Key Takeaways from ‘Bad Blood’ by John Carreyrou

Sujin Park
4 min readJul 3, 2022
Elizabeth Homles with the famed ‘nanotainer’ pinched between her thumb and index finger

‘Theranos’ was on the verge of becoming a household name… before everything crashed. You may remember the famous headshot of Elizabeth Homles in black turtleneck with the ‘nanotainer’ that contained a few drops of blood pinched between her thumb and index finger. Theranos boasted a step-change innovation in blood testing that can tap into 100+ tests with only a few drops of blood drawn from the tip of the finger. Many scientists suspected the feasibility of the famed technology that was backed up with menial evidence; but Elizabeth’s charisma with her deep husky voice swooned over several tycoons which ended up bringing her so much fame and money… until everything broke down with the report by the investigative reporter, John Carreyrou, at The Wall Street Journal.

This book talks about Elizabeth Homles’ life spanning from her childhood, college, and as a founder of Theranos; interestingly, the author never had a chance to talk to Elizabeth. The book is built upon his conversations with many people who interacted with Elizabeth in one way or another. It’s a fascinating read; I will share my key takeaways from the book in this essay.

1. Even the smartest people get fooled; you always have to be open-minded to ‘unlearn’.

Elizabeth’s investors were some of the smartest, most influential, and wealthiest people in the U.S. Notably, the former secretary of state, George Schultz, was among them; he lost a whopping $700 million as Therano’s truths were revealed.

Interestingly, George Schultz’s grandson, Tyler Schultz, was also working at Theranos; when Tyler expressed his doubts about Theranos with his colleague, Erika Cheung, George’s belief in Elizabeth and Therannos never wavered. I won’t be able to fathom how he could have had such unwavering faith in Elizabeth; or maybe he chose to zone out from the contrary opinions because he had such high stakes at Theranos and it was more convenient for him to continue believing than acknowledging his mistakes. Regardless, I have learned that even the smartest people can be deceived if they are not open-minded about others’ opinions. Open-mindedness allows them to be humble and vulnerable to have their previous beliefs rebuked and as a result, ‘unlearn’ — the only path for growth. The tendency to not listen and firmly hold on to their previous beliefs seems to be one of the biggest traps one can fall into, especially more susceptible for people with more experience.

2. You need to plow through when the chips are down; even when everyone else contradicts your beliefs.

Tyler Schultz and Erika Cheung were almost fresh out of college when they started working at Theranos. Though they were empowered to achieve the mission to change people’s lives when they first started, they soon learned the reality of Theranos — prototypes (e.g. Edison) not working up to its promises, labs not abiding safety protocols, etc. Their morale continues to plunge with a toxic work culture where everything is micromanaged and monitored by Sunny Balwani (Former president, COO of Theranos).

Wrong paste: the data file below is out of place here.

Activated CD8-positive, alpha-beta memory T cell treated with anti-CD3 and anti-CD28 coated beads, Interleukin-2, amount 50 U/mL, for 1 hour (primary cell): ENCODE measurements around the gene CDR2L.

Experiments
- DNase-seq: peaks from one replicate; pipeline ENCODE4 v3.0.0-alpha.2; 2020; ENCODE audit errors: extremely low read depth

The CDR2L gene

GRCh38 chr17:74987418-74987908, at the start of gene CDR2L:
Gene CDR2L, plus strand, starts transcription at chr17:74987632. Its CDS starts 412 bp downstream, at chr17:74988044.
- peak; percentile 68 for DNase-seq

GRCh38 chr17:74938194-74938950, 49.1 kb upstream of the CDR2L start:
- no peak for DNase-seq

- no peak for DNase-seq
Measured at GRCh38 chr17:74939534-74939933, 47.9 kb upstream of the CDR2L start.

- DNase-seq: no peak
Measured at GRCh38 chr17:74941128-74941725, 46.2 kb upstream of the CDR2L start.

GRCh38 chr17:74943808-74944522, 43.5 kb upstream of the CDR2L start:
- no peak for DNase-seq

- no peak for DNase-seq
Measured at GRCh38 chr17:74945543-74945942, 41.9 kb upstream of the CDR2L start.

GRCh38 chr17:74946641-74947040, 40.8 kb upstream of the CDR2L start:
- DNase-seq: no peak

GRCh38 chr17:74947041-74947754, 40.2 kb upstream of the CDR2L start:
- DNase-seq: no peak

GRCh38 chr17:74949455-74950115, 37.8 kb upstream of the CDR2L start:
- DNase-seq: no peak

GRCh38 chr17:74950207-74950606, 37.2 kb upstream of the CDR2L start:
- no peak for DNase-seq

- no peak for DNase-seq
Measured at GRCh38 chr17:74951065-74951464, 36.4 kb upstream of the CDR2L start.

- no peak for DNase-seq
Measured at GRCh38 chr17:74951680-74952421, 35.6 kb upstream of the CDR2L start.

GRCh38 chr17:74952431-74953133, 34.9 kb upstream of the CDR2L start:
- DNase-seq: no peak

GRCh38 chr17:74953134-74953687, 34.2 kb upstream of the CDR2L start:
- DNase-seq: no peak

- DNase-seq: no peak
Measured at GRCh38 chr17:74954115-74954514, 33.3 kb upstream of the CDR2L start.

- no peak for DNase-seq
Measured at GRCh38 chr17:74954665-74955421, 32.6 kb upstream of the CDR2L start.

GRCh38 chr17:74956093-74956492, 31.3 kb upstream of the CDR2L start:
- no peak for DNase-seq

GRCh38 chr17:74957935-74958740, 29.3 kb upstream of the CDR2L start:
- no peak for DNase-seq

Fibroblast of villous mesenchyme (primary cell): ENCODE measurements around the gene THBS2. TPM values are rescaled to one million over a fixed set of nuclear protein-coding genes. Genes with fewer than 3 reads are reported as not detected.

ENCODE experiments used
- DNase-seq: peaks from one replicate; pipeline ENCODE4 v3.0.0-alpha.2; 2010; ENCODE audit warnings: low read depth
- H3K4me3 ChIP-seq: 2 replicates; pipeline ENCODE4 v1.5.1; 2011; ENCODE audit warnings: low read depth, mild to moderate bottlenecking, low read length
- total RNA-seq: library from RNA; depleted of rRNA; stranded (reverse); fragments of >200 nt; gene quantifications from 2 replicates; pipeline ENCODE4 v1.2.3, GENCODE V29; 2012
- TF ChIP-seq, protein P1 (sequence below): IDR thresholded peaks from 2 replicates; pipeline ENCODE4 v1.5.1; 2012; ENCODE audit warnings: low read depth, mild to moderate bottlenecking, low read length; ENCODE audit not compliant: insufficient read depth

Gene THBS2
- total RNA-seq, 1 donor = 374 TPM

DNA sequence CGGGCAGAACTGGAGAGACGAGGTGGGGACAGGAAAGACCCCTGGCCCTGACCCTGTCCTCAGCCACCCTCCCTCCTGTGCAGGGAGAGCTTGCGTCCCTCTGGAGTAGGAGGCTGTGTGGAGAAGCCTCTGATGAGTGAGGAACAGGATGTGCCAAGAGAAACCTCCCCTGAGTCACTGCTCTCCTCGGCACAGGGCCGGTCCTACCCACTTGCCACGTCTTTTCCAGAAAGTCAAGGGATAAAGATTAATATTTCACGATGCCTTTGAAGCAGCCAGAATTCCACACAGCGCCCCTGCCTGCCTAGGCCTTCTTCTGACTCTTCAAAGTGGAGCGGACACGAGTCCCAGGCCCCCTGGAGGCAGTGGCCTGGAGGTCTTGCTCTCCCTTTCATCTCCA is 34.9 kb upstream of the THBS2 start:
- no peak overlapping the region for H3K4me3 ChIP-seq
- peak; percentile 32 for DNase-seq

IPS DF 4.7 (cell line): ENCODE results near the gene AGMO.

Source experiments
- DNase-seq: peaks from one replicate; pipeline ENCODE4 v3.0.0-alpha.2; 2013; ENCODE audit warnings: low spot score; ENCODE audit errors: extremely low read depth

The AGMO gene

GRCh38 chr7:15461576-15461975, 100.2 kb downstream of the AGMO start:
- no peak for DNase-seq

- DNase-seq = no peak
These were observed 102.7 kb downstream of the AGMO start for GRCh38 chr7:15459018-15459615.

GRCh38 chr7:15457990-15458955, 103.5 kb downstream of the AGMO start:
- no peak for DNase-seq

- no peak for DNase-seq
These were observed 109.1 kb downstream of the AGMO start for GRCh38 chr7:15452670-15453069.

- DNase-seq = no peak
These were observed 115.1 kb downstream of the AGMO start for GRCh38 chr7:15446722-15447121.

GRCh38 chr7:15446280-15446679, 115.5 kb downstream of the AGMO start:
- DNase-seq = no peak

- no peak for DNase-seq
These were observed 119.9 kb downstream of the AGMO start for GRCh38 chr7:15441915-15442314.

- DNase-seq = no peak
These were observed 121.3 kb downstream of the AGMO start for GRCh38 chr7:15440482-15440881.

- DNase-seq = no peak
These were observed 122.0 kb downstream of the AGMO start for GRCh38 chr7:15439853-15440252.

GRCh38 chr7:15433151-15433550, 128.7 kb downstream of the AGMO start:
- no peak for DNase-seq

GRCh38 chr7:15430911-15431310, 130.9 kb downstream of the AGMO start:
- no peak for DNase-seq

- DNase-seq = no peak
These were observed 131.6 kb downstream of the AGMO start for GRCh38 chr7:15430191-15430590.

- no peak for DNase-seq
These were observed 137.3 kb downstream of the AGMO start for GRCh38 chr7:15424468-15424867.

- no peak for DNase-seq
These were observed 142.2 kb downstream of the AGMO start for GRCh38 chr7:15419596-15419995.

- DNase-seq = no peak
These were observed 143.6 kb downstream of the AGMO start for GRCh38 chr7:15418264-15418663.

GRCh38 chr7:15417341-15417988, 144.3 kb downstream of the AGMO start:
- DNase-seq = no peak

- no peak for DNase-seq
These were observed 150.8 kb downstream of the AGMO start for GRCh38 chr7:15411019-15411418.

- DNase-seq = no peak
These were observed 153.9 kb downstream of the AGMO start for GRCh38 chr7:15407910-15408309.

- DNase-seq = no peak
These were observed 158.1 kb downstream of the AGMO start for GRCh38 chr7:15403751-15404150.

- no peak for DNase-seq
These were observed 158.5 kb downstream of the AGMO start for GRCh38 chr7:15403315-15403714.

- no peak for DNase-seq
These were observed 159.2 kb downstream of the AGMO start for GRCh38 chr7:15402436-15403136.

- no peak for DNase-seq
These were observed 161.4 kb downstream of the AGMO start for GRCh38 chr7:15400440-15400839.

Tyler’s granddad, George Schultz, had a sizable chunk of investment at Theranos, and Tyler tried to convince him to walk away from Theranos multiple times, reaping little to no success every time. Later, when Tyler was disclosing the truths about Theranos with John (the investigative writer at The Wall Street Journal), he was under severe attack by Theranos’ lawyers. By then, his relationship with his granddad exacerabated to an extent he only communicated with him via lawyers.

Despite the toll it took on their personal and professional lives, both Tyler and Erika kept on believing and continued to rock the boat, finally letting the truths prevail.

3. True leaders trust employees and give autonomy to do their best job.

Rupert Murdoch is a mogul in the media industry; he owns Fox News, The Times of London and The Wall Street Journal. He had $125 million invested in Theranos during the time of Theranos investigation by John, journalist at The Wall Street Journal. Elizabeth inquired Murdoch to kill the report about Theranos multiple times, even visiting his office in NYC from the SF Bay Area.

Murdoch, however, believed that his journalists had full discretion to do what’s best for the Journal and did not interfere with the report of Theranos. As I reflected on this, I think it’s truly awe-inspiring for a leader like Murdoch to not intervene with his employees despite his foreseeable financial loss upon the outbreak of the story. If the story was quashed, there would have been a lot more damage to human lives as Theranos was planning to expand their blood testing to more Walgreen stores beyond Arizona. Moreover, the morale of journalists would have hit rock bottom as it annihilates the core identity of journalists — the freedom of press.

To conclude…

As I currently reside in Silicon Valley, I often encounter starry-eyed entrepreneurs who want to make it and become the next Mark Zuckerberg, Elon Musk… For a while, Elizabeth seemed to be the very epitome of entrepreneurial success. However, when it was not accompanied with integrity, the gap between reality and ideal got wider and the lies ran amok. This book, once again, reminds us of the importance of staying true to yourself and putting integrity as the utmost priority in anything we do.

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Sujin Park

My long-term vision is to make a positive impact on society, and sharing my learnings via blogs is one of the endeavors to make my vision a reality.